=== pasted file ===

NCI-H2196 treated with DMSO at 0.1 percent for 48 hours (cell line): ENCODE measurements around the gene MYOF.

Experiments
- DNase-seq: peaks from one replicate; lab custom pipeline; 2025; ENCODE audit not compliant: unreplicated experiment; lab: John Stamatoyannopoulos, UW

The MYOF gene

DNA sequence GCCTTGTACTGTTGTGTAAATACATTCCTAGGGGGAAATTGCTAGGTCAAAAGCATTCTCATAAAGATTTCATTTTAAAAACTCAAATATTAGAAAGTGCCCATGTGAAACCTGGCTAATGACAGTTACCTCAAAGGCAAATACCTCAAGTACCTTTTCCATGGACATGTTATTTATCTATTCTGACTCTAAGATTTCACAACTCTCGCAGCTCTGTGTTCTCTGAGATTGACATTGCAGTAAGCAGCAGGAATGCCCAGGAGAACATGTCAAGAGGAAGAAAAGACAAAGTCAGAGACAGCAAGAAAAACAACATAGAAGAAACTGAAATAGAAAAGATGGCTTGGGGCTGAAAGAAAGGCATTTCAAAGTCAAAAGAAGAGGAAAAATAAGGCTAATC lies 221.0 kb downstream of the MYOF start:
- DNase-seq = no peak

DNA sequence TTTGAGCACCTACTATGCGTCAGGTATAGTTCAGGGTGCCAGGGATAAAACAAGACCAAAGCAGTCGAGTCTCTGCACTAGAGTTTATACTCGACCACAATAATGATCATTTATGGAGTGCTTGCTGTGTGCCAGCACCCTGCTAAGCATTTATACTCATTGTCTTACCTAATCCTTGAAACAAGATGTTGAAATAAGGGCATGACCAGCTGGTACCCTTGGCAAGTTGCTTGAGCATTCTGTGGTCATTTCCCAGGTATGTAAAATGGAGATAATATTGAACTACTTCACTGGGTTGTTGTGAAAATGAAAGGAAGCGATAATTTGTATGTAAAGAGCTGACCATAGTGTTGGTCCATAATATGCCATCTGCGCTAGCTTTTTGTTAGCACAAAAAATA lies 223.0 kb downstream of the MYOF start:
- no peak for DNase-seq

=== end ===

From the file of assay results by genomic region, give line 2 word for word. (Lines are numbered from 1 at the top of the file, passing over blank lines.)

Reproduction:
Experiments